Your relationship with your children could become more complex following a divorce. Most parents expect their kids to have trouble accepting and processing the idea of their parents breaking up. After all, they must adjust to two different households and a changing family dynamic. While kids may act out or argue with their parents naturally, there is a difference between a child attempting to process a major life change and a child who became a victim of parental alienation.
WebMD explains the concept of parental alienation as the child hating and rejecting one parent with no justifiable reason.
How does one parent alienate the other?
In parental alienation, one parent controls the strings of the relationship between parent and child. Your ex may try to bring the kids to his or her side by describing private details about your relationship or lying about different aspects of the relationship to force your kids to judge you. The alienating parent may attempt to disrupt visitation and time with your children.
Parental alienation is a manipulation tactic where one parent manipulates the children into feeling a sense of shame or guilt for wanting to spend time with their other parent.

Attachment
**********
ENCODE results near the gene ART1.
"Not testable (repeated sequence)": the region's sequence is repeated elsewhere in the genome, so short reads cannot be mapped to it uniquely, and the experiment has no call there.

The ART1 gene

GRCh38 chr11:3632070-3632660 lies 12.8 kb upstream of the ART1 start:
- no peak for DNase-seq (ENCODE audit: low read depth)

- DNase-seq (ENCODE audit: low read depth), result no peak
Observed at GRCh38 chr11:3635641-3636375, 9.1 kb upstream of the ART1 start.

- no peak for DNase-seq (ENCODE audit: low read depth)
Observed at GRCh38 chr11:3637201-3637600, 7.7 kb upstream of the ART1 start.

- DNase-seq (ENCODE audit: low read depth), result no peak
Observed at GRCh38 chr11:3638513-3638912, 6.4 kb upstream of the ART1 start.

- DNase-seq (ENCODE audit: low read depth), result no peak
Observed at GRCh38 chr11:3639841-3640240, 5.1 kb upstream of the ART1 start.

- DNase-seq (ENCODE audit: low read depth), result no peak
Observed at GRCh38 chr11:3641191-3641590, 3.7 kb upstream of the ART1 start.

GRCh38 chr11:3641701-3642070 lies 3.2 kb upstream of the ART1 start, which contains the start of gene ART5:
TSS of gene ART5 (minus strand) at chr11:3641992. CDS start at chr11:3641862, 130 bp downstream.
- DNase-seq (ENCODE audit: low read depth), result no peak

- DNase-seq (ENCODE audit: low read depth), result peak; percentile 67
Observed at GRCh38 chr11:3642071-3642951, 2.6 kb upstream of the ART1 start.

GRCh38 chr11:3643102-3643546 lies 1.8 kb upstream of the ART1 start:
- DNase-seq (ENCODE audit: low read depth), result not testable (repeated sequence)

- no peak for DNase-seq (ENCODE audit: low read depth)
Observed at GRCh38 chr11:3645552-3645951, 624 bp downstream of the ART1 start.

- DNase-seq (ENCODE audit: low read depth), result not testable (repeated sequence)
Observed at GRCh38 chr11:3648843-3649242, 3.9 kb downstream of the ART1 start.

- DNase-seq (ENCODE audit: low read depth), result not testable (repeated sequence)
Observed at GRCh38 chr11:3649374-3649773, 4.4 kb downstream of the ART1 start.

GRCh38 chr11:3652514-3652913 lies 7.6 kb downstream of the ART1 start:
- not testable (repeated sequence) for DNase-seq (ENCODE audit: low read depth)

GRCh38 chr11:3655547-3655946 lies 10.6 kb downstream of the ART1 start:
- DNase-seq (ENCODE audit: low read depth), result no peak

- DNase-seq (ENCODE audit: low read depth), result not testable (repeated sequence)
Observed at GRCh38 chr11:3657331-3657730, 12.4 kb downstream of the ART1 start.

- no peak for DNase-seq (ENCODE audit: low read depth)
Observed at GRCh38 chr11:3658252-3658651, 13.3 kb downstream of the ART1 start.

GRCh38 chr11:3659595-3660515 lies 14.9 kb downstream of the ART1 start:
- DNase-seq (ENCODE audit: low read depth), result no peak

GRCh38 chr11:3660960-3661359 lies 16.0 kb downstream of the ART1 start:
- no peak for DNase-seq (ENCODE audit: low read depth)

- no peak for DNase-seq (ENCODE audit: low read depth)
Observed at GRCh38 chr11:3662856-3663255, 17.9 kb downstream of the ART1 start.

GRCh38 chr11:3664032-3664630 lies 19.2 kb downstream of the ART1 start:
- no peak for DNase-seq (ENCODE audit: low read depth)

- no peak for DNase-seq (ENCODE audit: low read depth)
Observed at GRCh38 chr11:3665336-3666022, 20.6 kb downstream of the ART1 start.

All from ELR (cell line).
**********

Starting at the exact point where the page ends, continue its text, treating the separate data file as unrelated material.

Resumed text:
What are the symptoms of parental alienation?
While children may act out and say things they regret, children under parental alienation do not feel guilt or shame. They may act out angrily towards you without justifiable reason for having unwavering respect and understanding for the other parent. They may ask you to keep it secret when they have fun with you. Alienated children may also hide from you or resist any contact with you because they want to stay with the other parent.
To overcome parental alienation, therapy and other professional help may be necessary to help children overcome it.